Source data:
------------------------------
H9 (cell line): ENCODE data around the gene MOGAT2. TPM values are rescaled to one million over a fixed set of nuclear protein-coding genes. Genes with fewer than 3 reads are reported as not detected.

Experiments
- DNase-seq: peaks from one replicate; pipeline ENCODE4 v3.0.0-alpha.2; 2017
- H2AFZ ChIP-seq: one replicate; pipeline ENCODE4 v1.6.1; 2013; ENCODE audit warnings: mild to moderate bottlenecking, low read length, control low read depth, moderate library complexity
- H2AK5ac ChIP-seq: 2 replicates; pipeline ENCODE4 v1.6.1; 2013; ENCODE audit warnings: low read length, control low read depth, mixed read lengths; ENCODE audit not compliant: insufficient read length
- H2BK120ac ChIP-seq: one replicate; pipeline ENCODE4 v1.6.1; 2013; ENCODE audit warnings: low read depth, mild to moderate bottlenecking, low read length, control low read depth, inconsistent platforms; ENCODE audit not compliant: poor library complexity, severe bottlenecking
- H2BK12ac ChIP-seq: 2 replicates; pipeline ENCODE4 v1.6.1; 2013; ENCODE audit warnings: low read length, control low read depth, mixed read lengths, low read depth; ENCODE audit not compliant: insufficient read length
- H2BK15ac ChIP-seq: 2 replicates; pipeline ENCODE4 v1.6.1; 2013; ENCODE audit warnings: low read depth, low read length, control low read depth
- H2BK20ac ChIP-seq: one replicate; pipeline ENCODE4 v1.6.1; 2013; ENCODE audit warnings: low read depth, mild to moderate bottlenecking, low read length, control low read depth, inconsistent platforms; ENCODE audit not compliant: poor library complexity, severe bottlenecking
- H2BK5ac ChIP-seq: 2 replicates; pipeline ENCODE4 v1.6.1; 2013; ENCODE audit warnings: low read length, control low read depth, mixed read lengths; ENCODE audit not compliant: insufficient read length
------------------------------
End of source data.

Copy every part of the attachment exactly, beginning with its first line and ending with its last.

H9 (cell line): ENCODE data around the gene MOGAT2. TPM values are rescaled to one million over a fixed set of nuclear protein-coding genes. Genes with fewer than 3 reads are reported as not detected.

Experiments
- DNase-seq: peaks from one replicate; pipeline ENCODE4 v3.0.0-alpha.2; 2017
- H2AFZ ChIP-seq: one replicate; pipeline ENCODE4 v1.6.1; 2013; ENCODE audit warnings: mild to moderate bottlenecking, low read length, control low read depth, moderate library complexity
- H2AK5ac ChIP-seq: 2 replicates; pipeline ENCODE4 v1.6.1; 2013; ENCODE audit warnings: low read length, control low read depth, mixed read lengths; ENCODE audit not compliant: insufficient read length
- H2BK120ac ChIP-seq: one replicate; pipeline ENCODE4 v1.6.1; 2013; ENCODE audit warnings: low read depth, mild to moderate bottlenecking, low read length, control low read depth, inconsistent platforms; ENCODE audit not compliant: poor library complexity, severe bottlenecking
- H2BK12ac ChIP-seq: 2 replicates; pipeline ENCODE4 v1.6.1; 2013; ENCODE audit warnings: low read length, control low read depth, mixed read lengths, low read depth; ENCODE audit not compliant: insufficient read length
- H2BK15ac ChIP-seq: 2 replicates; pipeline ENCODE4 v1.6.1; 2013; ENCODE audit warnings: low read depth, low read length, control low read depth
- H2BK20ac ChIP-seq: one replicate; pipeline ENCODE4 v1.6.1; 2013; ENCODE audit warnings: low read depth, mild to moderate bottlenecking, low read length, control low read depth, inconsistent platforms; ENCODE audit not compliant: poor library complexity, severe bottlenecking
- H2BK5ac ChIP-seq: 2 replicates; pipeline ENCODE4 v1.6.1; 2013; ENCODE audit warnings: low read length, control low read depth, mixed read lengths; ENCODE audit not compliant: insufficient read length